19 June 2009

At What Cost ~ Human Trafficking, Forced Labor, Child Labor

I would like to call attention to this project, entitled "At What Cost ~ Human Trafficking, Forced Labor, Child Labor," scheduled to begin touring in 2010. It is interesting for a couple of reasons. First, on a substantive level it addresses a set of themes that I have taken up here since the outset (e.g., 1, 2, 3, 4, 5, 6, 7, 8, 9) and that are excruciatingly important. Second, it involves a prominent political theorist Thomas Pogge who has contributed one of several essays that are part of the project (I have not yet read or even acquired it). Finally, and importantly for present purposes, it raises a set of theoretical questions - actually seems to make a set of unfortunate, but conventional, assumptions about - the uses of photography. Here is some text from the project web page:
Global Forced Labor
The Statistics
949,000 in Asia Pacific
1,320,000 in Latin America and the Caribbean
660,000 in Sub-Saharan Africa
260,000 in Middle East and North Africa
210,000 in transitional countries
360,000 in industrialized countries
12,300,000 in all
Almost half of them children
International Labour Organization, 2005

The Stories
Mark Kwadwo is 5 years old.
He was sold to a fisherman in Kete Krachi, Ghana.
Instead of having a childhood, he works each day scooping water from a leaky boat while he is hungry and scared.
Mark cannot swim.
New York Times, 10.29.06

One story can change the world.

AT WHAT COST ~ Human Trafficking/Forced Labor/Child Labor will be a traveling, outdoor exhibition designed to bring public, official, and mainstream media attention to the global crisis of human trafficking and labor abuse towards children and adults. In focusing on the tragically commonplace occurrence of abusive practices in the production of goods and the provision of services by international workers of all ages and ethnicities, the exhibition will present the portraits and stories of ten individuals who have experienced these atrocities.

The project, told in photographs and recorded voices, will focus on the individual exp
eriences of ten people who have been forced to work under abusive conditions in such industries as agriculture, mining, seafood production, domestic service, sexual services, and textile fabrication. Individuals will share not only their images but their stories, which listeners can both read and hear as they connect with the portraits before them. By focusing on the individual story, rather than statistics about these abuses, viewers will be able to identify with those impacted and are more likely to follow through with their own personal support towards abolishing such practices.

Launching in 2010 with a tour of international academic centers the exhibition team will work with venues to create rich programming around each of the issues explored.

In the instance of Mark Kwadwo an individual story in a newspaper prompted a woman thousands of miles away to provide the funding to rescue him from slavery. At a larger scale these stories can allow us, as a society, to abolish slavery.”
The efforts and intentions of the people involved in this project seem admirable and in some ways (e.g., the incorporation of text and voices and music) innovative.* But the undertaking does prompt deep skepticism in me. Here are a set of what seem to me to be pretty obvious questions:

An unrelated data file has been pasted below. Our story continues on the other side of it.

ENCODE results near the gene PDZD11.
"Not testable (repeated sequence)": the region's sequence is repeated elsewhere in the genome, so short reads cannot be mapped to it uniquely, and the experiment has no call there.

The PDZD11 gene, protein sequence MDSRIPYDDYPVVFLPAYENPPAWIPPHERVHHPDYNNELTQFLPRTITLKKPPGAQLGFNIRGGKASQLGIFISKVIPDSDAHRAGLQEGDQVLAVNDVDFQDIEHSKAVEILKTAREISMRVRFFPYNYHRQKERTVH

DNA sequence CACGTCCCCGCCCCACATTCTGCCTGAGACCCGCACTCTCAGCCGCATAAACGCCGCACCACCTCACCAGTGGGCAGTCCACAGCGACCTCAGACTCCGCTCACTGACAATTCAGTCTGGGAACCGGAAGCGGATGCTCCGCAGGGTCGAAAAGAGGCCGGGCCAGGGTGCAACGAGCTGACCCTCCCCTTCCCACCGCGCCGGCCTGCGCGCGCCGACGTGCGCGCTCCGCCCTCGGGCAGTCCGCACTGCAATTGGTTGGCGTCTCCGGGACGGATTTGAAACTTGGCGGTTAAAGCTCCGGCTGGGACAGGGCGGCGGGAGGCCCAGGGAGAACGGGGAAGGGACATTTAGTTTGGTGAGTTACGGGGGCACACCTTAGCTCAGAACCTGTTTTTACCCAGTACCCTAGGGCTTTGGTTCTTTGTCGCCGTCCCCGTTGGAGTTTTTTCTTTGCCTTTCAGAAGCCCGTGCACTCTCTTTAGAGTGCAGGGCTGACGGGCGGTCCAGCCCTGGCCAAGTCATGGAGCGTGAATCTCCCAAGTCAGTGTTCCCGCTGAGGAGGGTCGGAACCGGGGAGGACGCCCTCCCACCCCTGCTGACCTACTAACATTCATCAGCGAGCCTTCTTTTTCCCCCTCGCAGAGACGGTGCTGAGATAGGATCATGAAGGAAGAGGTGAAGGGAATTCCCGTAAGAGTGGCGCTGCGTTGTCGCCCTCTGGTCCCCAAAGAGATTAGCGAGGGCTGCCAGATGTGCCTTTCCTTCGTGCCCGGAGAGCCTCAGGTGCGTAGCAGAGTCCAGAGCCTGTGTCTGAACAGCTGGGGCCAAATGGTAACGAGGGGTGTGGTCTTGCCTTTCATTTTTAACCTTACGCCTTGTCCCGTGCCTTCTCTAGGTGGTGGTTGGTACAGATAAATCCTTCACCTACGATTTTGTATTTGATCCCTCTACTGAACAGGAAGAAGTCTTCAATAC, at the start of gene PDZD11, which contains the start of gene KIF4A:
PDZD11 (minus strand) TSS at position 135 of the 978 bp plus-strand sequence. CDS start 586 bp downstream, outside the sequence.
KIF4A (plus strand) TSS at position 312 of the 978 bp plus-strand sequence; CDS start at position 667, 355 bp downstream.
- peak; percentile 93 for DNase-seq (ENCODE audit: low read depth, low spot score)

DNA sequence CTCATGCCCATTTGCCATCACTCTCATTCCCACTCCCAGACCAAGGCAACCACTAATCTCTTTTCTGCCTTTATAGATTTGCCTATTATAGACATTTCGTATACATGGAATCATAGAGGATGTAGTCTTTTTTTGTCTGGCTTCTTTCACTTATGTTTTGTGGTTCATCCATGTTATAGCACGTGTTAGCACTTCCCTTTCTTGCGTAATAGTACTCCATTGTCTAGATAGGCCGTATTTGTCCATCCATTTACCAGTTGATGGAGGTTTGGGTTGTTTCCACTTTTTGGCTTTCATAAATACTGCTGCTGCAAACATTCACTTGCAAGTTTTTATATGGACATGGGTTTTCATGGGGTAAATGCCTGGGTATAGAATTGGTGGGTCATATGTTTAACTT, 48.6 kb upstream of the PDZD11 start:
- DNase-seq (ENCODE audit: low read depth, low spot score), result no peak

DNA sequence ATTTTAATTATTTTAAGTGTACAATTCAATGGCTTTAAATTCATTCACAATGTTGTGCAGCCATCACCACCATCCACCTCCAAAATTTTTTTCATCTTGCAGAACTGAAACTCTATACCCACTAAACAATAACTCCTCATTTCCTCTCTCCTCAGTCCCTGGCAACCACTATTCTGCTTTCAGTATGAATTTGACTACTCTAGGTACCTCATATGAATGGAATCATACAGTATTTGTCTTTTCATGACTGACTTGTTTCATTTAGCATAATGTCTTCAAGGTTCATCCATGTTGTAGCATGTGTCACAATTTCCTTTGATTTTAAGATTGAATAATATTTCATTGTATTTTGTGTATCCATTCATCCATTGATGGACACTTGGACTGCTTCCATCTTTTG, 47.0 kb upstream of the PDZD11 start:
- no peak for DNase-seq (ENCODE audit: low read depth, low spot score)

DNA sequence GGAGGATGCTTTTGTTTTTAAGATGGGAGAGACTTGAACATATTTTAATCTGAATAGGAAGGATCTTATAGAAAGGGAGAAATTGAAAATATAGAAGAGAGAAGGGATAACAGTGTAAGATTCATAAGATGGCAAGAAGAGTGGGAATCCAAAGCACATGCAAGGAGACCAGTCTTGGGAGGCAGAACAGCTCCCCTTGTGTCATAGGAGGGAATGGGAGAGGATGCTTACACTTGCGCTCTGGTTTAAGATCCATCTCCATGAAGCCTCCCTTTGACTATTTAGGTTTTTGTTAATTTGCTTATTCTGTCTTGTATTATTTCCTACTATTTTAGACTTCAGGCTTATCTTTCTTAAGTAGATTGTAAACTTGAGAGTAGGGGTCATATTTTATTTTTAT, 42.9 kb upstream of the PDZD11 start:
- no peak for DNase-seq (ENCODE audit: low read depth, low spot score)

First, the project seems to assume that statistics are simply useless or boring or impenetrable or intimidating or something. And so the "individual stories" are opposed to statistics. How about finding creative ways to convey the statistics and to incorporate them into the project? This is a theme about which I have posted repeatedly. The practices that this project calls our attention to are precisely not simply a series of individual predicaments; they are complex, large-scale aggregate, dare I say political problems. If we hope to remedy them we need to see and grasp their true nature.

Second, the project seems to assume that a focus on individuals caught in the network of despicable labor practices will motivate audiences (or at least some members of audiences) who view their portraits to do something toward "abolishing such practices." But motivate how? To do what? In concert with whom? Perhaps the project staff have answers to theses questions - or some of them, at least - but it is unclear at the moment what they have in mind.

Third, the example that the text does give is of one individual providing relief to one other individual. Admirable perhaps. But, the efforts of wealthy westerners to buy individuals out of slavery can indeed have perverse consequences. If traffickers suspect there is real money - of the sort that rich philanthropists can offer - in the market for slaves they have increased incentive to take more slaves for purposes of selling them.

Finally, how precisely are we to make the transition from an individual moral or political response to despicable practices to a political movement that might eliminate or markedly curtail them? This returns us to the questions I raised at #2 above. For what the individual story changed was the life of a boy (singular) and, as important as that is, that does not change the world.

Perhaps I am being overly critical - especially since I've not seen the exhibition or read the texts. We'll see.
* You can find a list of the individuals involved on the project web page. The project is being coordinated by Artworks with design by de.Mo.

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